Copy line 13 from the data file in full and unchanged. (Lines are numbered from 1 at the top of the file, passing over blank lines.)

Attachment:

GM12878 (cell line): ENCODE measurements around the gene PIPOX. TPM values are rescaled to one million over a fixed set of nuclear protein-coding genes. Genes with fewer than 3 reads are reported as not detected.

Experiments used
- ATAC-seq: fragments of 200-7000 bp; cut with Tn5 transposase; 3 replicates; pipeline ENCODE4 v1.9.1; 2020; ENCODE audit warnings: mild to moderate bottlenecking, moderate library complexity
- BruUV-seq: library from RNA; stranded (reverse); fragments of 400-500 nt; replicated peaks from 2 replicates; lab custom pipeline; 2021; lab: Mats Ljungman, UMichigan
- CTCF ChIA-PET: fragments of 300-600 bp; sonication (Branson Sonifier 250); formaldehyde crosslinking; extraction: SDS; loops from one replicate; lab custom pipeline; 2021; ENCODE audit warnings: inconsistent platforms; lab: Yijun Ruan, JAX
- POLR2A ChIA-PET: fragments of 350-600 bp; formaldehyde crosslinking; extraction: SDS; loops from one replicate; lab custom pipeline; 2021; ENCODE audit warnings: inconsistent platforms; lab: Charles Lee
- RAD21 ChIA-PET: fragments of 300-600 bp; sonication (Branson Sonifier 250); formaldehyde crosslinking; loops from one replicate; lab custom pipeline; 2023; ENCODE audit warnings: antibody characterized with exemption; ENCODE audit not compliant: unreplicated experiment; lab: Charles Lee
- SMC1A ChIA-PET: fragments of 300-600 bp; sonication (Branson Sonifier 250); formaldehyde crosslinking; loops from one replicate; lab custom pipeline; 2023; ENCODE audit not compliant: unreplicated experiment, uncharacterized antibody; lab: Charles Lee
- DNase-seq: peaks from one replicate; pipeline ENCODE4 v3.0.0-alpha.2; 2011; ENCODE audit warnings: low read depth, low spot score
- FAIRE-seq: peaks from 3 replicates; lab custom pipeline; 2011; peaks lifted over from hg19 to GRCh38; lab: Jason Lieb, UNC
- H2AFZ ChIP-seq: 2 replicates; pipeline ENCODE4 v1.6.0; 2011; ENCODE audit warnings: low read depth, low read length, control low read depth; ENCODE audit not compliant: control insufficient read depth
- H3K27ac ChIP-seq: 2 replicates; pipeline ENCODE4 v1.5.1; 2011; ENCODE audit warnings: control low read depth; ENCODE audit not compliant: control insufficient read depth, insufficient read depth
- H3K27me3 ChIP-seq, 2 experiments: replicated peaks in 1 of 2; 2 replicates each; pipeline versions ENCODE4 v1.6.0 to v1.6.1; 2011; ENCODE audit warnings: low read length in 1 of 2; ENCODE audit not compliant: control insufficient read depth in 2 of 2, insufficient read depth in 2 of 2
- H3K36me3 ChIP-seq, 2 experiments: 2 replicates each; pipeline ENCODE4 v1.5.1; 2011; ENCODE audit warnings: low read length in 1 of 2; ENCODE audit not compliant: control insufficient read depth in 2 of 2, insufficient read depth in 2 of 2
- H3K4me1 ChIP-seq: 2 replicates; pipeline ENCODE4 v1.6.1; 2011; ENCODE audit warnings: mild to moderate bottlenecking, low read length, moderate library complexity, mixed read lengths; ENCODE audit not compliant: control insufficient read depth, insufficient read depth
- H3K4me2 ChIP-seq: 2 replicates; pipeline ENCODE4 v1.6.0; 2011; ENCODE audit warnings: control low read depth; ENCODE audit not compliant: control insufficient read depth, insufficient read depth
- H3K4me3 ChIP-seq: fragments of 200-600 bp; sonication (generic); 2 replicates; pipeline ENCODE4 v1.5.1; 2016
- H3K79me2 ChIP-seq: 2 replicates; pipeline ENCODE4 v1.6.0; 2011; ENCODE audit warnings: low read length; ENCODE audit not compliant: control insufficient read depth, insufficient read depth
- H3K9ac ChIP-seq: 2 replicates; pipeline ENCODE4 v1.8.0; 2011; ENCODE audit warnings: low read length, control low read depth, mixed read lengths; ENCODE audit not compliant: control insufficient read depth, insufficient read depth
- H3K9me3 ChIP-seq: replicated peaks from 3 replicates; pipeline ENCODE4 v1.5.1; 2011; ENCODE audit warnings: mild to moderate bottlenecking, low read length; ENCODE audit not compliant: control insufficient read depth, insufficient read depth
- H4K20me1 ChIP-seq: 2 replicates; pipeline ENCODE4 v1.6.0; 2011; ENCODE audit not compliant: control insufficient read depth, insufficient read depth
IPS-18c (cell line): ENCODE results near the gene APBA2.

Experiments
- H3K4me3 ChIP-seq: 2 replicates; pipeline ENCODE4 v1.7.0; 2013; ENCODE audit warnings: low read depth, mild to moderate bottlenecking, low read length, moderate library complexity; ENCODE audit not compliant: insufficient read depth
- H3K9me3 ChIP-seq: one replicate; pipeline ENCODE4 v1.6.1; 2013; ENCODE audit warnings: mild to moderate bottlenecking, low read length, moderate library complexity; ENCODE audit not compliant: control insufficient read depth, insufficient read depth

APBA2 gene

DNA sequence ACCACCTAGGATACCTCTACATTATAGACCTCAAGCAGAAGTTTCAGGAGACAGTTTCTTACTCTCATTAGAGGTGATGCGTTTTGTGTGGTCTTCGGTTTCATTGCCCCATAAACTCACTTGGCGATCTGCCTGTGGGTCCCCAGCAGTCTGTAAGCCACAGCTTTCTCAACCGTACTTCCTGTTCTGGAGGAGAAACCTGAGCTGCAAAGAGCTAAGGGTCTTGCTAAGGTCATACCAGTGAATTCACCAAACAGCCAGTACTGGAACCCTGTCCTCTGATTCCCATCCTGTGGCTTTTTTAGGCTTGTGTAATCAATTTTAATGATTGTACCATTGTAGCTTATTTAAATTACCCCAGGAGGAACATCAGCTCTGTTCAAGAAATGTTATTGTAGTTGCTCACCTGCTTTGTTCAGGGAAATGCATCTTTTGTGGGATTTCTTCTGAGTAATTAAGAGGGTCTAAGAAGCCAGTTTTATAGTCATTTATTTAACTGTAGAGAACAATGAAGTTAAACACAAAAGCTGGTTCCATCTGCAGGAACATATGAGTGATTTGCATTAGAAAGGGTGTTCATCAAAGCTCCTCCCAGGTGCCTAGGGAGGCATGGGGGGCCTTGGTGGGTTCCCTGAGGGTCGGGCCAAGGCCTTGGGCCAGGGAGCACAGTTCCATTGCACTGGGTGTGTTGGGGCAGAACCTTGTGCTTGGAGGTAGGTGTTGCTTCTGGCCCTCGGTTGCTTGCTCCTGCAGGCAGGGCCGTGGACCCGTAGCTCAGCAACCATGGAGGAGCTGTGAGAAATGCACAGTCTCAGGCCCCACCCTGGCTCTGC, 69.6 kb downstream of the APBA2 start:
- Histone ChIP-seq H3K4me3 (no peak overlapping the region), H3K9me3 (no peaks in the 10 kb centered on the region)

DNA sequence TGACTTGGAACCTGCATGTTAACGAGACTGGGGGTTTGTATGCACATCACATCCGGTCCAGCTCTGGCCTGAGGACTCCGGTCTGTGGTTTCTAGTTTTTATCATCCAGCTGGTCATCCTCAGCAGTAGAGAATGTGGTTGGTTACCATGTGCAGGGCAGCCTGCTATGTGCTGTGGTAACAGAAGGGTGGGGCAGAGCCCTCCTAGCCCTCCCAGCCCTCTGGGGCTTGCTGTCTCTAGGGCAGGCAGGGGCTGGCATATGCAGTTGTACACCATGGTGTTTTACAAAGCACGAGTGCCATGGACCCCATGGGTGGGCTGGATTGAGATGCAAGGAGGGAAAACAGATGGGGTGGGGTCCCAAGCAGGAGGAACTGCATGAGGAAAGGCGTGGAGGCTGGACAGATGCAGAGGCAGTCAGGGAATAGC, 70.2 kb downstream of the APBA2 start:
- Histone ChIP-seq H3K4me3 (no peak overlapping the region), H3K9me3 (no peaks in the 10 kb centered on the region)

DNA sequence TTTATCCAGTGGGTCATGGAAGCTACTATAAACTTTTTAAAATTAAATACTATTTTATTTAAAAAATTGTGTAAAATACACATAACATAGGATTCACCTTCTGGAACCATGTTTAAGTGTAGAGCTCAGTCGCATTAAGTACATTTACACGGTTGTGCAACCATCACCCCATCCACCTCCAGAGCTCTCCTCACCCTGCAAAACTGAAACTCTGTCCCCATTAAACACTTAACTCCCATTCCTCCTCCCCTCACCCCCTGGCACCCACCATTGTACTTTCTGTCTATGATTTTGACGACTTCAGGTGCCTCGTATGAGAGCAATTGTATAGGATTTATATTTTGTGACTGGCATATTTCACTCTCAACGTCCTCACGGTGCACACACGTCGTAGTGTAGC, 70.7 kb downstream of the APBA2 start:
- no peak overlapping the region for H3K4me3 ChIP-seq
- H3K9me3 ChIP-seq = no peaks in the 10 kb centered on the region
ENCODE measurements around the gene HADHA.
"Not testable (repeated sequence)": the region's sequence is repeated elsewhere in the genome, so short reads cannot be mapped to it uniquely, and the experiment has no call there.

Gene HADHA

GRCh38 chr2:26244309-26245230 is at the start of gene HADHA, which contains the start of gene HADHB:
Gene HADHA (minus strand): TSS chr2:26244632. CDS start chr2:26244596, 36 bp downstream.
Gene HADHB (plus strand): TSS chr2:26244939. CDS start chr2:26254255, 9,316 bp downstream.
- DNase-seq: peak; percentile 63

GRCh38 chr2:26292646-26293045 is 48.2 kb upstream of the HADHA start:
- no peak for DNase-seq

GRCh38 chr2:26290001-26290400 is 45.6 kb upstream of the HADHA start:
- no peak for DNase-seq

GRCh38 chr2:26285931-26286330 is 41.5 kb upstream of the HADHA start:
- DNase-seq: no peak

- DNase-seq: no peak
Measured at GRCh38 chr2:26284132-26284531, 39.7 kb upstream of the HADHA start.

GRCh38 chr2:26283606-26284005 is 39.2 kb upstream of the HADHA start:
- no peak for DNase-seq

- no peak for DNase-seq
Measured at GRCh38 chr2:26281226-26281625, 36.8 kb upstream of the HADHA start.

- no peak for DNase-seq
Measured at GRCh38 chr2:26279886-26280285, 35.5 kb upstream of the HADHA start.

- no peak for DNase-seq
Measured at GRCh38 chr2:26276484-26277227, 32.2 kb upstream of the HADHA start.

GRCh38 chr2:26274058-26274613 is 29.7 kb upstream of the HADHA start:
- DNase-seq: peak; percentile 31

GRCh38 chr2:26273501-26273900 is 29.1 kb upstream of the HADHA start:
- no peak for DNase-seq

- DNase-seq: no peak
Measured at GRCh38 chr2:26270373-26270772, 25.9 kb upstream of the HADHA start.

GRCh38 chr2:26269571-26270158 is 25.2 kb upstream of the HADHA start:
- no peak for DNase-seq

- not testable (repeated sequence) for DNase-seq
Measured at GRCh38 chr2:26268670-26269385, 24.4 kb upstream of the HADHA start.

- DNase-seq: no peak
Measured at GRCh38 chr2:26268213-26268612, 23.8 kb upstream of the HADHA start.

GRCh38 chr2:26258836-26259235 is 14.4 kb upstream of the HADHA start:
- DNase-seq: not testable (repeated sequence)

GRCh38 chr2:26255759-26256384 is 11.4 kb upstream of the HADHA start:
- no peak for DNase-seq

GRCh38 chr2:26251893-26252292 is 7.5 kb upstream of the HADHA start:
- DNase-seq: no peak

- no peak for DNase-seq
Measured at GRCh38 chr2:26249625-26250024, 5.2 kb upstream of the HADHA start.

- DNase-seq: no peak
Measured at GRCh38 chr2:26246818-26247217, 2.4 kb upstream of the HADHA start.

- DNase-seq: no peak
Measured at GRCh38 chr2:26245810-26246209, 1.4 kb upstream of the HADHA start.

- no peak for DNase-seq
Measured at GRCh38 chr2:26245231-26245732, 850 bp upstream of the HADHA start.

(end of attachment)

- H3K27me3 ChIP-seq, 2 experiments: replicated peaks in 1 of 2; 2 replicates each; pipeline versions ENCODE4 v1.6.0 to v1.6.1; 2011; ENCODE audit warnings: low read length in 1 of 2; ENCODE audit not compliant: control insufficient read depth in 2 of 2, insufficient read depth in 2 of 2